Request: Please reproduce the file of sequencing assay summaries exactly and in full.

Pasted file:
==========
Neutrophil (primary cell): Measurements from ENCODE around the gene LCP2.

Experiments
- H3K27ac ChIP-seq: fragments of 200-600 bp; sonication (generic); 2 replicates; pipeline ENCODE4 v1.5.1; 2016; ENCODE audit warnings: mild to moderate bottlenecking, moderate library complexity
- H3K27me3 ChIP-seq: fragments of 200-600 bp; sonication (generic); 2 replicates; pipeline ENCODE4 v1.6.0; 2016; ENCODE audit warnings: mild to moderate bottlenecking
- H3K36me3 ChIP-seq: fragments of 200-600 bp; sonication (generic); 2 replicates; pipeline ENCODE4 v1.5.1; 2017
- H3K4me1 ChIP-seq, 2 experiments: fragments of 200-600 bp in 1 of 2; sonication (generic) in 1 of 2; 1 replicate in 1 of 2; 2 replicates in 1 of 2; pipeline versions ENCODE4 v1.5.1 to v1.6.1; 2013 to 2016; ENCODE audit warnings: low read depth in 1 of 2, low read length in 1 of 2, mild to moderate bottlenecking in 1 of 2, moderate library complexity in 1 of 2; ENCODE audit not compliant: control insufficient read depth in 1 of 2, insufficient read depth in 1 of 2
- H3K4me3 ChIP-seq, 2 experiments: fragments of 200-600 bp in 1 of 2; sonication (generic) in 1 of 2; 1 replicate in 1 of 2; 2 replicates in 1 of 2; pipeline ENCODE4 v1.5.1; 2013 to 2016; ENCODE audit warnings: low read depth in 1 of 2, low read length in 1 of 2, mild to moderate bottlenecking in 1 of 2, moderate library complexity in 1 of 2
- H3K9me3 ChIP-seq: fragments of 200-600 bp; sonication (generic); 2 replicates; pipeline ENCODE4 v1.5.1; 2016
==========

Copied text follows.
Neutrophil (primary cell): Measurements from ENCODE around the gene LCP2.

Experiments
- H3K27ac ChIP-seq: fragments of 200-600 bp; sonication (generic); 2 replicates; pipeline ENCODE4 v1.5.1; 2016; ENCODE audit warnings: mild to moderate bottlenecking, moderate library complexity
- H3K27me3 ChIP-seq: fragments of 200-600 bp; sonication (generic); 2 replicates; pipeline ENCODE4 v1.6.0; 2016; ENCODE audit warnings: mild to moderate bottlenecking
- H3K36me3 ChIP-seq: fragments of 200-600 bp; sonication (generic); 2 replicates; pipeline ENCODE4 v1.5.1; 2017
- H3K4me1 ChIP-seq, 2 experiments: fragments of 200-600 bp in 1 of 2; sonication (generic) in 1 of 2; 1 replicate in 1 of 2; 2 replicates in 1 of 2; pipeline versions ENCODE4 v1.5.1 to v1.6.1; 2013 to 2016; ENCODE audit warnings: low read depth in 1 of 2, low read length in 1 of 2, mild to moderate bottlenecking in 1 of 2, moderate library complexity in 1 of 2; ENCODE audit not compliant: control insufficient read depth in 1 of 2, insufficient read depth in 1 of 2
- H3K4me3 ChIP-seq, 2 experiments: fragments of 200-600 bp in 1 of 2; sonication (generic) in 1 of 2; 1 replicate in 1 of 2; 2 replicates in 1 of 2; pipeline ENCODE4 v1.5.1; 2013 to 2016; ENCODE audit warnings: low read depth in 1 of 2, low read length in 1 of 2, mild to moderate bottlenecking in 1 of 2, moderate library complexity in 1 of 2
- H3K9me3 ChIP-seq: fragments of 200-600 bp; sonication (generic); 2 replicates; pipeline ENCODE4 v1.5.1; 2016